German music industry wants new powers

By EDRi · April 26, 2006

Representatives of the German music industry asked for new powers in order
to obtain, without court order, personal information about alleged
file-sharers from Internet Service Providers.

In a recent event held in Munich by the Institute of Copyright and Media
Law, representatives of the rights holder associations claimed that this
change would improve the fight against piracy, through easier civil-law
suits against the alleged copyright infringers. This new obligation should
be imposed through the new changes in the copyright law for the
implementation of the IPR enforcement directive.

Director of the German Chapter of IFPI, Peter Zombik, explained, “The EU
Directive does not require a court order for the disclosure of such
information.” He also called for an earlier implementation of the data
retention Directive, hoping that the retained data could be used in the
civil-law copyright cases. IFPI Germany is blaming the file-sharers for a
seventh consecutive annual decrease in turnover in CD sales.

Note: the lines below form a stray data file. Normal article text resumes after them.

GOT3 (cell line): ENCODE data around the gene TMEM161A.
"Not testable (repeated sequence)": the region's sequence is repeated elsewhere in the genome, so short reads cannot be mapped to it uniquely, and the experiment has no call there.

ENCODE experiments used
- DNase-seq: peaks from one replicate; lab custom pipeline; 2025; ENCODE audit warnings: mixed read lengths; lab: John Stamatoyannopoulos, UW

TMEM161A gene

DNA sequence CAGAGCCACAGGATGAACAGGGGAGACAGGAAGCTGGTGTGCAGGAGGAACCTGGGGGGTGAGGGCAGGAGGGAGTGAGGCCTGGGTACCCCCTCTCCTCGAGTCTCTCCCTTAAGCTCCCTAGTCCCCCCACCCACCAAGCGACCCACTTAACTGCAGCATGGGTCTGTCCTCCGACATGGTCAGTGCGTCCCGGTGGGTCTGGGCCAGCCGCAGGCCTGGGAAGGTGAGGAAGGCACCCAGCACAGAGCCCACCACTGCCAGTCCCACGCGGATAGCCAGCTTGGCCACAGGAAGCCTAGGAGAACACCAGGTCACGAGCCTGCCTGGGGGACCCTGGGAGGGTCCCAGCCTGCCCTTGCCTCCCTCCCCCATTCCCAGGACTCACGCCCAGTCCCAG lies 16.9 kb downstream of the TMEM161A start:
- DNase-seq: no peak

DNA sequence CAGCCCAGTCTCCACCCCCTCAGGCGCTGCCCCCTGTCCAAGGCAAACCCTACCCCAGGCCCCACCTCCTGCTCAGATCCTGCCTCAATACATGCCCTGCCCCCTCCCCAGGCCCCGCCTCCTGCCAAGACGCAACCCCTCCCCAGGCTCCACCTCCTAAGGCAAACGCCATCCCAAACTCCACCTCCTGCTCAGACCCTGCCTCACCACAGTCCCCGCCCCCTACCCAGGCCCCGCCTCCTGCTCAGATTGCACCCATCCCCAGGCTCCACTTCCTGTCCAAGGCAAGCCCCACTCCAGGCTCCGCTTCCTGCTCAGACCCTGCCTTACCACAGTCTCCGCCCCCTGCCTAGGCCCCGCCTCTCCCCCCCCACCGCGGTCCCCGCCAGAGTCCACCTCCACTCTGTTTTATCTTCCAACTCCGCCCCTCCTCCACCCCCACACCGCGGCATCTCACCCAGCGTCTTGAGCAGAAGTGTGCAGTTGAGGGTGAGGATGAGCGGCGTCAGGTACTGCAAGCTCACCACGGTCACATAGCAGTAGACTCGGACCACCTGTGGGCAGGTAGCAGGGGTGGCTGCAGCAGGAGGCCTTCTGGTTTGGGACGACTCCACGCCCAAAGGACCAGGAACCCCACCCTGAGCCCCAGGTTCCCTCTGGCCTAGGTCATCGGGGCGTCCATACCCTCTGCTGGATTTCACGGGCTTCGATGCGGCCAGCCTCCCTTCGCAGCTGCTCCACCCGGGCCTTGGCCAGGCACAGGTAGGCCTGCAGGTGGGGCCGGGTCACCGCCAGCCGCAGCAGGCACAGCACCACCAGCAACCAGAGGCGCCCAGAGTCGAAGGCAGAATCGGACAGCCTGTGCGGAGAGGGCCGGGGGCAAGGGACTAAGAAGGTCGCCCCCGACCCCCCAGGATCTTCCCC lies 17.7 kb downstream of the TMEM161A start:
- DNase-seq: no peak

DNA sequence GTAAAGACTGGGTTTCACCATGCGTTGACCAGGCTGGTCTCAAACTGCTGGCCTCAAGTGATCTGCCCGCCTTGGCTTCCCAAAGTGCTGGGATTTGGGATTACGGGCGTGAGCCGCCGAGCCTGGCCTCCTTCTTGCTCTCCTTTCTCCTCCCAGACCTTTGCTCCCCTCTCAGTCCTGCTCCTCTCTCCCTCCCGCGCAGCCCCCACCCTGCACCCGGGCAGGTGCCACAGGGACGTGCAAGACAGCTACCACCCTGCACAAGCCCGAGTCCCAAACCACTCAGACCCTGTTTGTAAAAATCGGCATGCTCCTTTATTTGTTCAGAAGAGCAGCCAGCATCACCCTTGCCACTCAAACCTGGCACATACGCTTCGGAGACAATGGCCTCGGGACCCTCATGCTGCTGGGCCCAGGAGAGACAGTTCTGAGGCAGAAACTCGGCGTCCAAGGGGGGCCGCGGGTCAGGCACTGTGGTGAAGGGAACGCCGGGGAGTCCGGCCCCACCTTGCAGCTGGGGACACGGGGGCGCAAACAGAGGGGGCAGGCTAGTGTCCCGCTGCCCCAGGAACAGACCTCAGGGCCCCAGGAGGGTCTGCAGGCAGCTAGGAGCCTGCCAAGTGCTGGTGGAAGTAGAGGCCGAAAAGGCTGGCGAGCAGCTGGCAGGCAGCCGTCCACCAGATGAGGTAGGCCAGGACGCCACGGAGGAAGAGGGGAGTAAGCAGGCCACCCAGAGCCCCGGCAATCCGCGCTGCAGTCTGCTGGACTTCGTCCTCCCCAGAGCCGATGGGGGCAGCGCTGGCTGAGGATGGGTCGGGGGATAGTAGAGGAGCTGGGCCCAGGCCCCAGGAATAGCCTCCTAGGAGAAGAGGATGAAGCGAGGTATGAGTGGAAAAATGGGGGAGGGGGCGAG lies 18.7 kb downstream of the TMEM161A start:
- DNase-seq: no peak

On the other hand, Hannes Federrath, Professor of Information Security
Management at the University of Regensburg reminded that “What you are
demanding here goes beyond what prosecutors of consumers of child
pornography get.”

These actions of the rights holder associations are also confirming the
worries of the privacy experts that the data retained in Europe on the basis
of the new Data retention Directive will be used with a much broader scope
than initially suggested – fighting terrorism.

Holders of copyrights want to have providers hand over information without
court orders (10.04.2006)

EDRI-gram: Data Retention Directive: reactions related to the costs
involved (18.01.2006)

German Music Biz Hit by Pirates For Seventh Straight Year (22.03.2006),2144,1941076,00.html